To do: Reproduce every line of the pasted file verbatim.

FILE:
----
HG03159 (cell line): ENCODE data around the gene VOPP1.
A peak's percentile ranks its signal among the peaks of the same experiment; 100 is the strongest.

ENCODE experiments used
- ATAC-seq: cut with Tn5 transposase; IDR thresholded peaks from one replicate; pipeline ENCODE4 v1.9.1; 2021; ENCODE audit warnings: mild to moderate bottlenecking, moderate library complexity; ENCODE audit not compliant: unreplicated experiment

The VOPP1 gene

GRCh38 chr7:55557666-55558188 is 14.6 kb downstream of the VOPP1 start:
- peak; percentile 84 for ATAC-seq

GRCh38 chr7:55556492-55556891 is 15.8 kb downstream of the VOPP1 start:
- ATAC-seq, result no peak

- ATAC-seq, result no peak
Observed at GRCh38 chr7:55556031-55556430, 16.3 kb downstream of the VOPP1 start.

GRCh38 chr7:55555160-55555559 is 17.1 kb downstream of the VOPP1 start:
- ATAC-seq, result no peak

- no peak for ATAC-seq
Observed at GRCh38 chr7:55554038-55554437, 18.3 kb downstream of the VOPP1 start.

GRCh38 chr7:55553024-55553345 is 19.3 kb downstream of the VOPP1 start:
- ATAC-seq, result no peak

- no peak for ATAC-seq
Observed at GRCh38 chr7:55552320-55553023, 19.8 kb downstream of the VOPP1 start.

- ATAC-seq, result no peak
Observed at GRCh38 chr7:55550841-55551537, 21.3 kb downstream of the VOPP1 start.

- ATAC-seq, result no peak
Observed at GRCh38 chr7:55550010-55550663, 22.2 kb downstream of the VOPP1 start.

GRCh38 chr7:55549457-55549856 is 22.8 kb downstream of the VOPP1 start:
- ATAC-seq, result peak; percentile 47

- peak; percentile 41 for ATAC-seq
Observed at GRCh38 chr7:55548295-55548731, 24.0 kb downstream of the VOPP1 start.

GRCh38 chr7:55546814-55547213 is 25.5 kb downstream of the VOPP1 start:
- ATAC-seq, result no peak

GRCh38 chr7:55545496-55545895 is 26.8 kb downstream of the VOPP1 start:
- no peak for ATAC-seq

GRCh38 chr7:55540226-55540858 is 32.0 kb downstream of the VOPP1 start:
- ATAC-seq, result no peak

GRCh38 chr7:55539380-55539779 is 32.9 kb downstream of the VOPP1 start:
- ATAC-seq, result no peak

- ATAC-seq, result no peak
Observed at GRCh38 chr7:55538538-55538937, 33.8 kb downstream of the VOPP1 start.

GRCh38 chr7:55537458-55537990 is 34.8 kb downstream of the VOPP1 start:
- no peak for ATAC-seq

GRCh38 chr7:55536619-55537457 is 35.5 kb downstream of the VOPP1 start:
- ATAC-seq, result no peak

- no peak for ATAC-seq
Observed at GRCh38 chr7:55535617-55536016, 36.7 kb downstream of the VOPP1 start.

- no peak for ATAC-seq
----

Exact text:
HG03159 (cell line): ENCODE data around the gene VOPP1.
A peak's percentile ranks its signal among the peaks of the same experiment; 100 is the strongest.

ENCODE experiments used
- ATAC-seq: cut with Tn5 transposase; IDR thresholded peaks from one replicate; pipeline ENCODE4 v1.9.1; 2021; ENCODE audit warnings: mild to moderate bottlenecking, moderate library complexity; ENCODE audit not compliant: unreplicated experiment

The VOPP1 gene

GRCh38 chr7:55557666-55558188 is 14.6 kb downstream of the VOPP1 start:
- peak; percentile 84 for ATAC-seq

GRCh38 chr7:55556492-55556891 is 15.8 kb downstream of the VOPP1 start:
- ATAC-seq, result no peak

- ATAC-seq, result no peak
Observed at GRCh38 chr7:55556031-55556430, 16.3 kb downstream of the VOPP1 start.

GRCh38 chr7:55555160-55555559 is 17.1 kb downstream of the VOPP1 start:
- ATAC-seq, result no peak

- no peak for ATAC-seq
Observed at GRCh38 chr7:55554038-55554437, 18.3 kb downstream of the VOPP1 start.

GRCh38 chr7:55553024-55553345 is 19.3 kb downstream of the VOPP1 start:
- ATAC-seq, result no peak

- no peak for ATAC-seq
Observed at GRCh38 chr7:55552320-55553023, 19.8 kb downstream of the VOPP1 start.

- ATAC-seq, result no peak
Observed at GRCh38 chr7:55550841-55551537, 21.3 kb downstream of the VOPP1 start.

- ATAC-seq, result no peak
Observed at GRCh38 chr7:55550010-55550663, 22.2 kb downstream of the VOPP1 start.

GRCh38 chr7:55549457-55549856 is 22.8 kb downstream of the VOPP1 start:
- ATAC-seq, result peak; percentile 47

- peak; percentile 41 for ATAC-seq
Observed at GRCh38 chr7:55548295-55548731, 24.0 kb downstream of the VOPP1 start.

GRCh38 chr7:55546814-55547213 is 25.5 kb downstream of the VOPP1 start:
- ATAC-seq, result no peak

GRCh38 chr7:55545496-55545895 is 26.8 kb downstream of the VOPP1 start:
- no peak for ATAC-seq

GRCh38 chr7:55540226-55540858 is 32.0 kb downstream of the VOPP1 start:
- ATAC-seq, result no peak

GRCh38 chr7:55539380-55539779 is 32.9 kb downstream of the VOPP1 start:
- ATAC-seq, result no peak

- ATAC-seq, result no peak
Observed at GRCh38 chr7:55538538-55538937, 33.8 kb downstream of the VOPP1 start.

GRCh38 chr7:55537458-55537990 is 34.8 kb downstream of the VOPP1 start:
- no peak for ATAC-seq

GRCh38 chr7:55536619-55537457 is 35.5 kb downstream of the VOPP1 start:
- ATAC-seq, result no peak

- no peak for ATAC-seq
Observed at GRCh38 chr7:55535617-55536016, 36.7 kb downstream of the VOPP1 start.

- no peak for ATAC-seq